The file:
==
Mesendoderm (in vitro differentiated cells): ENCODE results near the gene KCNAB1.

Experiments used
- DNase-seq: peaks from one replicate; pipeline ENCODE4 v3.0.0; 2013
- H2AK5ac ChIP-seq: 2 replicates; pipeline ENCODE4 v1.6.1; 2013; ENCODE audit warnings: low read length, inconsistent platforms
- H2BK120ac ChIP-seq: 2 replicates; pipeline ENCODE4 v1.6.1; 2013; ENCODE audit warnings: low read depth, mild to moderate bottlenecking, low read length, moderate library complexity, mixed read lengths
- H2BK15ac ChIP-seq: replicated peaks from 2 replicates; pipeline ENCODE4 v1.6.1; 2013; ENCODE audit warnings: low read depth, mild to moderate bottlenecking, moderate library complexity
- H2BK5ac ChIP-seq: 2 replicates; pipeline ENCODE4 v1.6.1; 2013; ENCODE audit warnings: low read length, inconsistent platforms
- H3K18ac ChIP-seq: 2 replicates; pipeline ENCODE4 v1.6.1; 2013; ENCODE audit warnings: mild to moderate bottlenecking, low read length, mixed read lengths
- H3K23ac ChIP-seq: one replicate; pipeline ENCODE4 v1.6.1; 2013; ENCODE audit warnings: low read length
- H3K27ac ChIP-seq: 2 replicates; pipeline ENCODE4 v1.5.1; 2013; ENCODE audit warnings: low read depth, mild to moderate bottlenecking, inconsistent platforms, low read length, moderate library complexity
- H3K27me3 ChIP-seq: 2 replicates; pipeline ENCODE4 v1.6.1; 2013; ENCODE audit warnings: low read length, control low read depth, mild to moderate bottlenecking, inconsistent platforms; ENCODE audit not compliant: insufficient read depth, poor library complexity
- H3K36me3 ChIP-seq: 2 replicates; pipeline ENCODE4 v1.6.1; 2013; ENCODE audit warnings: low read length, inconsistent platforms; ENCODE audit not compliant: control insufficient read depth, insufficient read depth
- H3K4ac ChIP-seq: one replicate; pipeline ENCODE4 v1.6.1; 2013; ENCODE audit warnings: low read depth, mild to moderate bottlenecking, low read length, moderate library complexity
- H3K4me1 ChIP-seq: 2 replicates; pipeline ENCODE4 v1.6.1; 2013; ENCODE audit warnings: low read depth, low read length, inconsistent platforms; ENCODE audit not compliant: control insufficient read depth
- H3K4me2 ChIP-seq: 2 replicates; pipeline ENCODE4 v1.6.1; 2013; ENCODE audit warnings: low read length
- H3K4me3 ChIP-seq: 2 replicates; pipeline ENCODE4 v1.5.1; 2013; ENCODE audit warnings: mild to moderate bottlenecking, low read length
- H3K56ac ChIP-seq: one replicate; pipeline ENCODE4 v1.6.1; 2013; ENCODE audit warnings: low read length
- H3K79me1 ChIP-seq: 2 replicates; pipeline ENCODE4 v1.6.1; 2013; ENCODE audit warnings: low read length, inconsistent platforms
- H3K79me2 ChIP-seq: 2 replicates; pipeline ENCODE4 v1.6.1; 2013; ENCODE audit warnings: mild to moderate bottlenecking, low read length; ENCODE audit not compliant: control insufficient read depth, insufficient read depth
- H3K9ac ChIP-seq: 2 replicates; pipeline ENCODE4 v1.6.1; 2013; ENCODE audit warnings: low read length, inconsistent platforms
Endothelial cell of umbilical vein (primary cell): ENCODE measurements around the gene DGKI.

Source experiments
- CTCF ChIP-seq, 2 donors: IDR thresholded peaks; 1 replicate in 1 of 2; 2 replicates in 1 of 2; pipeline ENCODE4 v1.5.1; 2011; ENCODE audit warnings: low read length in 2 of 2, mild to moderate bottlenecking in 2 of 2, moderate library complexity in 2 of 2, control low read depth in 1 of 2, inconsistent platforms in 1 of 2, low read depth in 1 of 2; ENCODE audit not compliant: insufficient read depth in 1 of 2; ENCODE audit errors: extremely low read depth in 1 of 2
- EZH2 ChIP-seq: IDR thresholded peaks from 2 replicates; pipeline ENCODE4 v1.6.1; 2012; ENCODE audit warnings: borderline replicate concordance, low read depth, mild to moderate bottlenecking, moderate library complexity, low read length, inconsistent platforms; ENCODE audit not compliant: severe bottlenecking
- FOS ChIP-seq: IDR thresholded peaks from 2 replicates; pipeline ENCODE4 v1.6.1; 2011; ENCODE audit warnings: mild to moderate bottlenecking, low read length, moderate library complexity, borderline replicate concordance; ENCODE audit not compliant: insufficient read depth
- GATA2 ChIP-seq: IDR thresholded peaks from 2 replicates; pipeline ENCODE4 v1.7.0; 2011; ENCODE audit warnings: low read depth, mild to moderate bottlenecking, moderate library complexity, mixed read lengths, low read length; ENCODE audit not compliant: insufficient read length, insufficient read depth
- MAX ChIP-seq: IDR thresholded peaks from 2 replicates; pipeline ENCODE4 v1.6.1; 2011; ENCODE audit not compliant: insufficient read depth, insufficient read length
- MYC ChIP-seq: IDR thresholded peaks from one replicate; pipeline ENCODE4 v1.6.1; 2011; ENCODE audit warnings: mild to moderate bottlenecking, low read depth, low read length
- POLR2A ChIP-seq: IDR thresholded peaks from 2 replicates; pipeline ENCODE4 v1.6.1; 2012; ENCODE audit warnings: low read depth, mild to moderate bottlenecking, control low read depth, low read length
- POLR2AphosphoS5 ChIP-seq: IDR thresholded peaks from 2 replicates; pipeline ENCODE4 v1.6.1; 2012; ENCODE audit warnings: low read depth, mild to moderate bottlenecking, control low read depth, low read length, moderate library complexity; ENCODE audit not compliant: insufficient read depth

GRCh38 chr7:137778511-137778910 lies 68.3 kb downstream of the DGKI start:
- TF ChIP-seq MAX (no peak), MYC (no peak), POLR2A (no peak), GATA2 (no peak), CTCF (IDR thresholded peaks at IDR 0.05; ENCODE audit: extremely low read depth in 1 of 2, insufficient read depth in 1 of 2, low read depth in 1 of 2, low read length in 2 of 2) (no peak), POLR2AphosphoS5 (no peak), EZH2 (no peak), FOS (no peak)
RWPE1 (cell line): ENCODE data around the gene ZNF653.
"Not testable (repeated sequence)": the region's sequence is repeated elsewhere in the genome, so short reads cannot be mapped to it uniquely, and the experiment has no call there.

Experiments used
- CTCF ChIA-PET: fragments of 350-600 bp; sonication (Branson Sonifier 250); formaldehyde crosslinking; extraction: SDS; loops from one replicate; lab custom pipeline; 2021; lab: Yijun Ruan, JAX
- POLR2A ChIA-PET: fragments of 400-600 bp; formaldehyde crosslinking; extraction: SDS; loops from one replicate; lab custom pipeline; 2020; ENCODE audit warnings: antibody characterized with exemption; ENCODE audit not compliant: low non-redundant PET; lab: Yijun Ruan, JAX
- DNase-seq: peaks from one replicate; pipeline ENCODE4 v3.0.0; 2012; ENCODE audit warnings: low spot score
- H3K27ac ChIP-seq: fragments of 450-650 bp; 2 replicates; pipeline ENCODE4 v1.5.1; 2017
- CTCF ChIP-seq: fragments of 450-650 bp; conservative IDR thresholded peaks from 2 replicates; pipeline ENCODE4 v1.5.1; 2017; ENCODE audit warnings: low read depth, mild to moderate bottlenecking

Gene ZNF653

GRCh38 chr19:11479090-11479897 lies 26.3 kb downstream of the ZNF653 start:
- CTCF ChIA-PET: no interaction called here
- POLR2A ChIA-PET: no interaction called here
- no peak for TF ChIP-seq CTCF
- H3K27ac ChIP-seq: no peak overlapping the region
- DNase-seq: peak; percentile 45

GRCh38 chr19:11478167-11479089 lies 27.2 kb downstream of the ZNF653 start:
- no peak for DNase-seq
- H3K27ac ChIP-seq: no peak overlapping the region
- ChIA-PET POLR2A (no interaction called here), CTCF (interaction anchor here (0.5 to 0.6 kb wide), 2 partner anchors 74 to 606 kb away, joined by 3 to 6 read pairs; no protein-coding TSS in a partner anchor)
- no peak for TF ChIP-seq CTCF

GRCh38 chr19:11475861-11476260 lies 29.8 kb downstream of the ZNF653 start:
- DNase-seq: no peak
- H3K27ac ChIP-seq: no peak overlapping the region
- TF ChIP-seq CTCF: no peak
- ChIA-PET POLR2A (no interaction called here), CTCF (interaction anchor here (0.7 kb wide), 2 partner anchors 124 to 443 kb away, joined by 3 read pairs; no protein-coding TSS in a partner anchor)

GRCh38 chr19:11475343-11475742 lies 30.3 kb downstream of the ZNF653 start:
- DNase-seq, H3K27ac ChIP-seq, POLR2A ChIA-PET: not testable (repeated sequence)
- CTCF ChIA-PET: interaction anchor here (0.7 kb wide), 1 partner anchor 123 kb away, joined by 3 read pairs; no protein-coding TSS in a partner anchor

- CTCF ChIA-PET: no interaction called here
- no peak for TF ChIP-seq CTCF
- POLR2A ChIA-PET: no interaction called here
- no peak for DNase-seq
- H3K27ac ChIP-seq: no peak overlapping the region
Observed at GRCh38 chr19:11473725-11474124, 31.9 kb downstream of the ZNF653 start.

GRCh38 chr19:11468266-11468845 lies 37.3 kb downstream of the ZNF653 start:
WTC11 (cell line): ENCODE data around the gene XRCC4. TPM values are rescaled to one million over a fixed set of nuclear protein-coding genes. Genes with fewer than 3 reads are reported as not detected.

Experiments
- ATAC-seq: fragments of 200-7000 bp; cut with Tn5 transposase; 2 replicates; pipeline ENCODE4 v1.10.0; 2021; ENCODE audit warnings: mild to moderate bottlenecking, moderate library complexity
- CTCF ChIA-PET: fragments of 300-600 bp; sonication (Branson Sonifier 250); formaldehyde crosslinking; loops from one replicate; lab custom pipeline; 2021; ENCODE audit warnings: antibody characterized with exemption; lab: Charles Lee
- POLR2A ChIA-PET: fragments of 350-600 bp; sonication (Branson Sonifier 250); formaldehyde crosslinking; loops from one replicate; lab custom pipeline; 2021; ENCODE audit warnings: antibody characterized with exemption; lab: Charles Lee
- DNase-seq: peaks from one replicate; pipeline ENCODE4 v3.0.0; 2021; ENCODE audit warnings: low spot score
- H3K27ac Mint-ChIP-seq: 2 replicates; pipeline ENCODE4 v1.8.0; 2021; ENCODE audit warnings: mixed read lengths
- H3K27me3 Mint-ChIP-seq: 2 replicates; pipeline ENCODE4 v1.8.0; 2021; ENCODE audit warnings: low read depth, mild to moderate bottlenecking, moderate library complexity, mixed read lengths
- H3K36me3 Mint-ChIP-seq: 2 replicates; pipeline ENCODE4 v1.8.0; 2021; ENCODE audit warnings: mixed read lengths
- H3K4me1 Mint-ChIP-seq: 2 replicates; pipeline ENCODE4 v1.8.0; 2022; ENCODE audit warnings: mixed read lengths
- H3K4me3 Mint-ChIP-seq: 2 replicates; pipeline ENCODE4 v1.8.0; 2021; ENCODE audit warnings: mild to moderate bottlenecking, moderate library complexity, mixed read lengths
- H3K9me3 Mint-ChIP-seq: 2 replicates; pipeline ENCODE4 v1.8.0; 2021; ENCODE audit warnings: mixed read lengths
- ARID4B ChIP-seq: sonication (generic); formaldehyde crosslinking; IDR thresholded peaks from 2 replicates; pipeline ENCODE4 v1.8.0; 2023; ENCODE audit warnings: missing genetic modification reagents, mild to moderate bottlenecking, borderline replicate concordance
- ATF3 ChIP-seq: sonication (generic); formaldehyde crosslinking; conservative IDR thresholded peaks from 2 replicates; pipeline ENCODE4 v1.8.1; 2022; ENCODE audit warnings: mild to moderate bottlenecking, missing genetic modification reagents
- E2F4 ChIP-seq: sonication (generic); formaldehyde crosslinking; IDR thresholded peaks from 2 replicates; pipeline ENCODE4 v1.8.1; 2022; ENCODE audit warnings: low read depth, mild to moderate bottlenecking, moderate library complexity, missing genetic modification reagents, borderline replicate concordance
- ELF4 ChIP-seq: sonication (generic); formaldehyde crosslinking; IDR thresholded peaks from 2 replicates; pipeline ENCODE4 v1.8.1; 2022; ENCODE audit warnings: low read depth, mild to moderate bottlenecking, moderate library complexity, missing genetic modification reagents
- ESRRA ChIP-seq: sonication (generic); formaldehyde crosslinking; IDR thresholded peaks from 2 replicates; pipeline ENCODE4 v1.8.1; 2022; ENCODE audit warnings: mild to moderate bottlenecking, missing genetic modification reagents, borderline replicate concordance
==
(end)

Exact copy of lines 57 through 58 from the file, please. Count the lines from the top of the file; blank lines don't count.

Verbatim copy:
- ChIA-PET POLR2A (no interaction called here), CTCF (interaction anchor here (0.7 kb wide), 2 partner anchors 124 to 443 kb away, joined by 3 read pairs; no protein-coding TSS in a partner anchor)

GRCh38 chr19:11475343-11475742 lies 30.3 kb downstream of the ZNF653 start: